More than two decades of research into protein folding have led to a Lasker award for Arthur L. Horwich, M.D., HS ’78, Sterling Professor of Genetics and professor of pediatrics, and his colleague Franz-Ulrich Hartl, M.D., of the Max Planck Institute of Biochemistry in Germany. In September the two were named co-winners of the 2011 Albert and Mary Lasker Basic Medical Research Award for their discoveries of how proteins are assisted in folding in the cell.
Proteins, which emerge single-file in a chain of amino acids from cellular structures called ribosomes, are crucial to the function of all life but become biologically active only when they fold into complex, origami-like structures that depend on their amino acid sequence. Scientists used to think that proteins assumed the correct shape on their own. In the late 1980s, Horwich and Hartl began the research that showed that proteins fold in the cell with the assistance of specialized proteins called chaperonins.
Improper folding, scientists now know, can cause proteins to clump together, a process implicated in such neurodegenerative illnesses as Parkinson disease, Alzheimer disease, Huntington disease, mad cow, and amyotrophic lateral sclerosis.
“We had a hard time believing there was such a thing as a folding machine when our initial genetic work suggested it in the late 1980s, but 20 years of work have allowed us to see the chaperonin machine at X-ray structural resolution and dissect how it works,” said Horwich, a Howard Hughes Medical Institute investigator. “Nature has come up with something amazingly beautiful to help proteins fold inside the cell.”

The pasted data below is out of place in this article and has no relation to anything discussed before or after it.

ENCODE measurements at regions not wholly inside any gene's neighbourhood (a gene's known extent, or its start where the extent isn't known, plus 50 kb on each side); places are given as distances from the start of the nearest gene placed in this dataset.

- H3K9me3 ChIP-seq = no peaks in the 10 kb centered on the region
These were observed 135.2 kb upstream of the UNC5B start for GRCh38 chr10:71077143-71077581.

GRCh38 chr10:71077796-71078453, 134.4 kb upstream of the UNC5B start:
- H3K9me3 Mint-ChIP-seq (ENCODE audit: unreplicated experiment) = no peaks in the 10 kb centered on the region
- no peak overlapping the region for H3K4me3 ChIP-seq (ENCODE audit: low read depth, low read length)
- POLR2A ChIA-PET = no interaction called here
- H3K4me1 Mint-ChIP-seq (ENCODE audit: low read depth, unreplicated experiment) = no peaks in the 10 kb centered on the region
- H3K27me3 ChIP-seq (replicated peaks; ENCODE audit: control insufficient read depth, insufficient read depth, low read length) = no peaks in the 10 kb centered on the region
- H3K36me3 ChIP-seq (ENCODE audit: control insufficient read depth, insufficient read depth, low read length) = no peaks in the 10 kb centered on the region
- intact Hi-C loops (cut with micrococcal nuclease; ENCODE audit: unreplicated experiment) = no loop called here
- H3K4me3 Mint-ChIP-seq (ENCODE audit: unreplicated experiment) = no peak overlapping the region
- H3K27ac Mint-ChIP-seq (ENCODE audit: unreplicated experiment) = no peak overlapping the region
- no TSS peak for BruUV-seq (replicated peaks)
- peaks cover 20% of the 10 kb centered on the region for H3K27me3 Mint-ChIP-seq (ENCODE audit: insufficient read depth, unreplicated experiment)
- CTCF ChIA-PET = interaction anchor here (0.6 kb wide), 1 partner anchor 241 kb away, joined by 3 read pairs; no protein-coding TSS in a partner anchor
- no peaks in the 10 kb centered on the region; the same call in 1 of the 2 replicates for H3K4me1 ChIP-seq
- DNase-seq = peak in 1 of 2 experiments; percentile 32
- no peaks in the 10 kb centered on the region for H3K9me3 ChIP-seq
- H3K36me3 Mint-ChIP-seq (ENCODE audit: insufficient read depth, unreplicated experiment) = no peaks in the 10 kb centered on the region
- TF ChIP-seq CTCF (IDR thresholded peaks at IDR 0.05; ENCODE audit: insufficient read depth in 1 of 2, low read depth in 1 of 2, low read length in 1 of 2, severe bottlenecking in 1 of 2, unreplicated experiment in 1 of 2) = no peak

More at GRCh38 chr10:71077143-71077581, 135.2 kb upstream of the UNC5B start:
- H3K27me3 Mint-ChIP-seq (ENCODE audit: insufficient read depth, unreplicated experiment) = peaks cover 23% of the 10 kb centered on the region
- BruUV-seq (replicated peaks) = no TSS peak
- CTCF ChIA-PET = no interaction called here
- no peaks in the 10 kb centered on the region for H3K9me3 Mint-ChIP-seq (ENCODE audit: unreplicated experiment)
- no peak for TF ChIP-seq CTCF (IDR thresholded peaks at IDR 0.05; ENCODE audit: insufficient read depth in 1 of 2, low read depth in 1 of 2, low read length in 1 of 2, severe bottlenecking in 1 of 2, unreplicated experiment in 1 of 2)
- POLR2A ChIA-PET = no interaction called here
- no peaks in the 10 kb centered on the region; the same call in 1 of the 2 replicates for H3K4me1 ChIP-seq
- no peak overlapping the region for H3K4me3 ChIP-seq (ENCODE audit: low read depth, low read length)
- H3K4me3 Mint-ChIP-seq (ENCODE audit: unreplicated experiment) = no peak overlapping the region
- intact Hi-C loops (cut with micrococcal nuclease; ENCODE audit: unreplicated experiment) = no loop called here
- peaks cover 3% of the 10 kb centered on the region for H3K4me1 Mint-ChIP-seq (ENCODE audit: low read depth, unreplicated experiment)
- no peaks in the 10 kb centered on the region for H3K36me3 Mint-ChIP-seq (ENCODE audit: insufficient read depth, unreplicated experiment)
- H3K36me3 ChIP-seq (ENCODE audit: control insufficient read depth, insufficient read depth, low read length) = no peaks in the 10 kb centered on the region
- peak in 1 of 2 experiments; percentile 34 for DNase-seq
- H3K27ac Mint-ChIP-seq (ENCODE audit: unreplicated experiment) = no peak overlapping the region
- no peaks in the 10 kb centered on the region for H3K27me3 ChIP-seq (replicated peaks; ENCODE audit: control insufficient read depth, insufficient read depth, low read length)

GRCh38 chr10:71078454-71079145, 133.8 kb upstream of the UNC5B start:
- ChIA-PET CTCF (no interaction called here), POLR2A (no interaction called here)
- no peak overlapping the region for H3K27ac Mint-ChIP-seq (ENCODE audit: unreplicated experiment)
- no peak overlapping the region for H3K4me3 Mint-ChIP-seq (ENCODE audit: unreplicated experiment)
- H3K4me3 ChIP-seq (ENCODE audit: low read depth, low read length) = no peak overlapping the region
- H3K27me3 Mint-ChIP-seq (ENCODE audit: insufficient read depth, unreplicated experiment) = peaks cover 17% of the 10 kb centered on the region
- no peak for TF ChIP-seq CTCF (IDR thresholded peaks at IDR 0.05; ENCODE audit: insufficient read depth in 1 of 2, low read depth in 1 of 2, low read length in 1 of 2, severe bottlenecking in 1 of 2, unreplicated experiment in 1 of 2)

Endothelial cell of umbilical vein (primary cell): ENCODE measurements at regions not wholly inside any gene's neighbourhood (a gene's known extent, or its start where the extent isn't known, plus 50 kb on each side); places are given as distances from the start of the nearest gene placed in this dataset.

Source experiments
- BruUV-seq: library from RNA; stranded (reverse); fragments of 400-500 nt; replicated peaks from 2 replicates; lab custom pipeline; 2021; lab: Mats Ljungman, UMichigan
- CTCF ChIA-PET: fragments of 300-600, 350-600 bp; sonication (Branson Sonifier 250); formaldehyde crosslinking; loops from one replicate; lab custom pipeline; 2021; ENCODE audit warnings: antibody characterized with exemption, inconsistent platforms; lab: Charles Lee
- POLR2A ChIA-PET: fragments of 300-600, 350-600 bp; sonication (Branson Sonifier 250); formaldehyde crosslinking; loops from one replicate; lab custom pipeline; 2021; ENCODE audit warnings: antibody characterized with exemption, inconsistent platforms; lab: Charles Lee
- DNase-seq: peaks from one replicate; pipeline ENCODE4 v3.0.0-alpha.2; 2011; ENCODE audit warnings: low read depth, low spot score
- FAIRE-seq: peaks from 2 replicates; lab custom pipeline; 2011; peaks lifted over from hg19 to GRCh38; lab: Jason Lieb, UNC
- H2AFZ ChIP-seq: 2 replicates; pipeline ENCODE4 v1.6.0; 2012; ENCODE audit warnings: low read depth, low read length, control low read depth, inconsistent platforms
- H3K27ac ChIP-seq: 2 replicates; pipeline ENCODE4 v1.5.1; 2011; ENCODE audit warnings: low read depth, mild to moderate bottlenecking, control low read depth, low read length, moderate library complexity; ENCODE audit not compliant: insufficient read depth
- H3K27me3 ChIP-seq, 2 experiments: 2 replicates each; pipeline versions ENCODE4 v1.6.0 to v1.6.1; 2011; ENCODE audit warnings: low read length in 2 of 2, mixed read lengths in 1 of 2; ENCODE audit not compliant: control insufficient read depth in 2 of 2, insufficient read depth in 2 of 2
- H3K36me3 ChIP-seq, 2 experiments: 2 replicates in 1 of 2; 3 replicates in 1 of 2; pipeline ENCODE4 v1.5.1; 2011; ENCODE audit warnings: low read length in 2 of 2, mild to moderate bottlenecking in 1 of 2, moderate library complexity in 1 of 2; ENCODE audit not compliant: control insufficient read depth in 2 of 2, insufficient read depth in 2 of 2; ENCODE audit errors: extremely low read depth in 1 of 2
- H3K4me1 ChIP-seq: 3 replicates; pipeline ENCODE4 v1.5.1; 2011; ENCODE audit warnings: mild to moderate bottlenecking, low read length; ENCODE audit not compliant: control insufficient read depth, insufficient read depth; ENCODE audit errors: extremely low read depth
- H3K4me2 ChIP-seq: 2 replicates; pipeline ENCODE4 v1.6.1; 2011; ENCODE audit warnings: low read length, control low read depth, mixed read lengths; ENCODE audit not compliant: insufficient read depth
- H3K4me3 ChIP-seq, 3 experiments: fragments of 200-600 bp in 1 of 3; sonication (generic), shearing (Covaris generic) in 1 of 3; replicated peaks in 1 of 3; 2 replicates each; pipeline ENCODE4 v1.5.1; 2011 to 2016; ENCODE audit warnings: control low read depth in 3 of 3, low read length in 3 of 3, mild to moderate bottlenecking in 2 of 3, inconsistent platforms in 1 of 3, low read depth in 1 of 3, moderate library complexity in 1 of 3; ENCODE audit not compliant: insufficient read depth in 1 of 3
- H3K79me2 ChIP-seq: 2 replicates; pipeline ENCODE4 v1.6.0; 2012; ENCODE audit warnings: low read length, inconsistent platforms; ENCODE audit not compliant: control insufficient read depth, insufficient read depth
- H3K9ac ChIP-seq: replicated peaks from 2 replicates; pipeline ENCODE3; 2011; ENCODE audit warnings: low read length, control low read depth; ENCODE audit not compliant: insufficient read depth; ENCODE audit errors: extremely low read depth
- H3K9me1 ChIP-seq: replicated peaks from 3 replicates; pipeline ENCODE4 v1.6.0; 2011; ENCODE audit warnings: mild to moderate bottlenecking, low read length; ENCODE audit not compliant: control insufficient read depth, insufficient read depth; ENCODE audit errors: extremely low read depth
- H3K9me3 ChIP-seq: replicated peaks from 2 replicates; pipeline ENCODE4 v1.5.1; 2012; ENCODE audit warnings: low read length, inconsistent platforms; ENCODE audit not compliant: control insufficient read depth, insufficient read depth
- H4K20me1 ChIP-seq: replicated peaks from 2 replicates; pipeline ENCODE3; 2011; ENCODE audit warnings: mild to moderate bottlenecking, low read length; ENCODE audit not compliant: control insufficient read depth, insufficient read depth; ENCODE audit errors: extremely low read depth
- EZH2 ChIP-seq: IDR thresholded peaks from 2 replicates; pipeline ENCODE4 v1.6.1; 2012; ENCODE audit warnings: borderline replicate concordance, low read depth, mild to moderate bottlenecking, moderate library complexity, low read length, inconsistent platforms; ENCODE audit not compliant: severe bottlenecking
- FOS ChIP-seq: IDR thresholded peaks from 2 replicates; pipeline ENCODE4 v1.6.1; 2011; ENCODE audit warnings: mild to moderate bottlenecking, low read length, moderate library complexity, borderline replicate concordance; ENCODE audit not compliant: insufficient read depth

This is not the first honor for Horwich. He received the Gairdner International Award in 2004, the Wiley Prize in Biomedical Sciences in 2007, the Rosenstiel Award for Distinguished Work in Basic Medical Science in 2008, and the Louisa Gross Horwitz Prize in 2008.
The Lasker awards, which carry an honorarium of $250,000 for each category, were presented at a ceremony on September 23 in New York City. Since the inception of the Lasker Awards in 1945, 80 Lasker laureates have gone on to win the Nobel Prize.
“Art is a spectacular researcher with an extraordinary commitment to science,” said Dean Robert J. Alpern, M.D., Ensign Professor of Medicine. “His keen intellect led us to a new understanding of one of biology’s basic questions: How do proteins fold into their precise shapes?”
In addition to Horwich, two current Yale faculty members have won Laskers: James Rothman, Ph.D., the Wallace Professor of Biomedical Sciences, professor and chair of cell biology, and Vincent DeVita, M.D., the Joseph and Amy Perella Professor of Medicine at Yale Cancer Center. Both men were honored while working at different institutions.
For more on Arthur Horwich and protein folding, see “Getting the right fold,”Yale Medicine, Fall/Winter 2004.